Have you ever thought about the fact that you view confidence as both the precursor to, and the result of, success? “I need confidence to be successful. I’ll be successful when I can get some confidence.” That’s a terrible chicken and egg scenario.
It’s not super useful to view confidence as both the result of and precursor to success. If you’re waiting on being confident to be successful while also waiting on success to find your confidence, you might just wait forever.
It seems far more useful to understand the truth of confidence: the source of your confidence is not your accomplishments, but Christ’s.
The Gospel – the truth that Jesus sacrificed himself so that you could be adopted into God’s family – is the source of the greatest confidence. If you truly get it, you can be one seriously cocky s.o.b. (uh… can he say s.o.b.?). Think about the kid you knew growing up who was given everything, was told they were great at everything, was never told no. That kid’s confidence was through the roof (even if he was a terrible snot nosed brat.) That could be us. We have all the tools necessary to be confident just like that kid! We could be snot nosed brats! (wait…)
You have every confidence because like that kid, you’ve been given everything that matters.
Today at work you can have the confidence to take that risk (you know the one) because the most important things have already been accomplished on your behalf.
Think about what would make you confident: landing a big account, acing a presentation to your boss, hitting a hole in one, totally nailing a social interaction, perfecting that cake recipe, running a 5 minute mile.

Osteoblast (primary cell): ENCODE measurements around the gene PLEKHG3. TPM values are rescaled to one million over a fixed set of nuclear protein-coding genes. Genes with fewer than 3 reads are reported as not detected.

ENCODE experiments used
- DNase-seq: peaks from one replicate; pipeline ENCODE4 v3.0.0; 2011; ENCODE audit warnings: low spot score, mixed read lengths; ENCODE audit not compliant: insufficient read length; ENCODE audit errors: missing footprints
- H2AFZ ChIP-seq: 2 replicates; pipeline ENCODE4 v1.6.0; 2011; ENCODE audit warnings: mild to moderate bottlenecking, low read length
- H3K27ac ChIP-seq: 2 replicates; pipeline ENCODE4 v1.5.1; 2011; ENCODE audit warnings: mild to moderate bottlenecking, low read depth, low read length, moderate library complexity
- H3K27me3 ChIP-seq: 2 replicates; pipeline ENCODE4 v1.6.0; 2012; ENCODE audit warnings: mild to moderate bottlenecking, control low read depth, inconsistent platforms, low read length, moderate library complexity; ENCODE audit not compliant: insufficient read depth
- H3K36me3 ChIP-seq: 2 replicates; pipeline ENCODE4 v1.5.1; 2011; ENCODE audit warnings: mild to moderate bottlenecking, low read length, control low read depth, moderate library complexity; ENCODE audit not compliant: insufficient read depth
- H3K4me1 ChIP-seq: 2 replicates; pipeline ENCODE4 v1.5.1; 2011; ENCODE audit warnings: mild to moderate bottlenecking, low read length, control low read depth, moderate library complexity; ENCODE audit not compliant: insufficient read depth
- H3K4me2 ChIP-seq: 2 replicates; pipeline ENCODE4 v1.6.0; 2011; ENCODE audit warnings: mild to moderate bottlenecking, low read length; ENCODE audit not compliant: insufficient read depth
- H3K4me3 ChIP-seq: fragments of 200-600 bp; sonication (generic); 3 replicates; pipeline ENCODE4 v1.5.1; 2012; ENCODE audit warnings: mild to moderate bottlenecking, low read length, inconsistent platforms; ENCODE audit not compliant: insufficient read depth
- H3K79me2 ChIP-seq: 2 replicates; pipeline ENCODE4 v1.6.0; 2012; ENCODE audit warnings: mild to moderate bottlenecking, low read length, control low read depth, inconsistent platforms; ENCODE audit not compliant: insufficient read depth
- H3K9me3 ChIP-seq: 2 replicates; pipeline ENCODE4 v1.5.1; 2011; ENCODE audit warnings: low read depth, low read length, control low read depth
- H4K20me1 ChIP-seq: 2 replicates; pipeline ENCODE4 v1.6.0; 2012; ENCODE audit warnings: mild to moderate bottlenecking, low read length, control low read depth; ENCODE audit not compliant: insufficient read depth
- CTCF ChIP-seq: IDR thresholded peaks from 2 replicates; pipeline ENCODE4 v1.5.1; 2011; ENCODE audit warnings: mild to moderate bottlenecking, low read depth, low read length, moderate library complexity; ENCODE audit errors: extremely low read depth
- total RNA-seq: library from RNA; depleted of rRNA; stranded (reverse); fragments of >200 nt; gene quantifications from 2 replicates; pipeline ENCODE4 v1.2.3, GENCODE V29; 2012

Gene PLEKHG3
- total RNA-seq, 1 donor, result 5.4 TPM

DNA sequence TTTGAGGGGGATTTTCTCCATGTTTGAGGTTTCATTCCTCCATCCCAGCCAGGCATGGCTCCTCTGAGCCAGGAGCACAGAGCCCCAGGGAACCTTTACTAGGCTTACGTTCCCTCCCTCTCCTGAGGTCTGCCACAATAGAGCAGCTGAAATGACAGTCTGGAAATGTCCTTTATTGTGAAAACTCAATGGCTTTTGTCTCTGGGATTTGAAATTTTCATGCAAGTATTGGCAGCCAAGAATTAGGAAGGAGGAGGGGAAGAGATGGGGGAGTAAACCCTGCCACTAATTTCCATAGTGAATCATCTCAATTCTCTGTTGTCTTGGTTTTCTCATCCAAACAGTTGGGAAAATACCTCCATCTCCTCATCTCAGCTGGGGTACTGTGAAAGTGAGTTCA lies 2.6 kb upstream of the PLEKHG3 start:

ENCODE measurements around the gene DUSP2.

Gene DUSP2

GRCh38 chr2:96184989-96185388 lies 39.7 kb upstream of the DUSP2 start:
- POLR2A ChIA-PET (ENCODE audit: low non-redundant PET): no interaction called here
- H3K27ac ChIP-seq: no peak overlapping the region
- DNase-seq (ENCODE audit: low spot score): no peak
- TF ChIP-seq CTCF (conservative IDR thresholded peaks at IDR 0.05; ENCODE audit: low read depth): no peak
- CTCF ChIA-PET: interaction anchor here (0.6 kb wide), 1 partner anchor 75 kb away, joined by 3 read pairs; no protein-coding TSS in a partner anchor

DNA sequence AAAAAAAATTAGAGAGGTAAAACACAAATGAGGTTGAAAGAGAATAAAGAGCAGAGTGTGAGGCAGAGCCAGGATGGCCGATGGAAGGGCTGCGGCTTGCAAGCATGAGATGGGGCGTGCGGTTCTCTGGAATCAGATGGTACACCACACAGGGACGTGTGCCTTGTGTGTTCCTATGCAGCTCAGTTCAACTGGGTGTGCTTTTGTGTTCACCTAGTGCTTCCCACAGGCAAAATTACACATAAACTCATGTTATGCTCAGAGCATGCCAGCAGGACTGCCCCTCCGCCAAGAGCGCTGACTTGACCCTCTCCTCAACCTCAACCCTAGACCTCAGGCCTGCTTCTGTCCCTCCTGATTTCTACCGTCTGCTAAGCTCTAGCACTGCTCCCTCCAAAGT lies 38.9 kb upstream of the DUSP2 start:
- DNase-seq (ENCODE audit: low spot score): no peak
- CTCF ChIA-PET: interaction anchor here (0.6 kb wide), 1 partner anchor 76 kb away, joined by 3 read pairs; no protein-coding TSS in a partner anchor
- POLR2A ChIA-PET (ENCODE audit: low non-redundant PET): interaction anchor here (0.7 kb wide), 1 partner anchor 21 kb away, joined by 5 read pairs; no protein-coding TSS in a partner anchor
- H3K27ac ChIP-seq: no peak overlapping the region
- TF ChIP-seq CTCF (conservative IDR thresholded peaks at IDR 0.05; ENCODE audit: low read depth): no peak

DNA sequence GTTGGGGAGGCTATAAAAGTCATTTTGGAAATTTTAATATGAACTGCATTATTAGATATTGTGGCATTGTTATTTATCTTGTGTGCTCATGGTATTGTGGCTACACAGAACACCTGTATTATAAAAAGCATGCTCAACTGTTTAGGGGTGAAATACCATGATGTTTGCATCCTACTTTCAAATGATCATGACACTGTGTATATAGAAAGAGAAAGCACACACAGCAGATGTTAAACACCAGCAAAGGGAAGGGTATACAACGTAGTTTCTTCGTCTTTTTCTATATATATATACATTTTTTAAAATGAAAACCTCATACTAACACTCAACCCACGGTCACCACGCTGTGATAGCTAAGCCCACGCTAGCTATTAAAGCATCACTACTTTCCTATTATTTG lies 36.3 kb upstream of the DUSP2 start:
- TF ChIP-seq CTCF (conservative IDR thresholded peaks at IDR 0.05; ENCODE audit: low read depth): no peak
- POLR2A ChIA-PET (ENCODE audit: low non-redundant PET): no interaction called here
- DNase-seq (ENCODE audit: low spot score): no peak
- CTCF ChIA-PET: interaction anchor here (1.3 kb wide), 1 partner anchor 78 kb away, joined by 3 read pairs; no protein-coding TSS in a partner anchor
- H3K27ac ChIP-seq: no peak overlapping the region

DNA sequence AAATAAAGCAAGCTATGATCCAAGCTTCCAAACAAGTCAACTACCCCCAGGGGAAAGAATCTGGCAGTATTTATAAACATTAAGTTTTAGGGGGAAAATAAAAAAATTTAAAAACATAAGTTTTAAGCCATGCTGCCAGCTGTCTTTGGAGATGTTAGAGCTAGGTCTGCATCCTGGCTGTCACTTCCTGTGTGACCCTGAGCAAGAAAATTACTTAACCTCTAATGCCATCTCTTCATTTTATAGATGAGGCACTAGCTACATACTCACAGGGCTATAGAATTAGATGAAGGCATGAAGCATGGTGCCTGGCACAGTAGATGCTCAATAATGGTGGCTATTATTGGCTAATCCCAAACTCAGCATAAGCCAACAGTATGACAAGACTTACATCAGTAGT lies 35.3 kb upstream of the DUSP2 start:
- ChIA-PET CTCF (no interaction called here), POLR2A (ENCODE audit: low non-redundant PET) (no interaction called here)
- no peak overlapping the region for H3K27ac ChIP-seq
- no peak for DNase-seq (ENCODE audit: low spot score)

Now think bigger. What would make you confident all the time? I would be confident all the time if I were the president, or Einstein, or Michael J. (Jordan or Jackson) If I had that status, I would be confident in any situation. Right?
The truth though, is that you already have that status. You just have to accept it.
In Christ, you’ve achieved all the highest and hardest calls. In Christ, you’ve been adopted, given a great status, higher than any world leader or genius. In Christ, you are given an abundant inheritance.
If you are already an heir to the riches of the universe, and regarded as a close friend to the most powerful person ever known, doesn’t that email you’re about to send seem a little less scary? Or if you’re worried about your paycheck, but God has promised you he will provide for you, doesn’t that give you a little more confidence that it will work out?
Ultimately, it’s not what you do that secures your confidence; you could just fail tomorrow and undo it anyways. Your confidence is secured by you taking hold of the inheritance Jesus has earned for you. (And God would be ever so pleased if you did.)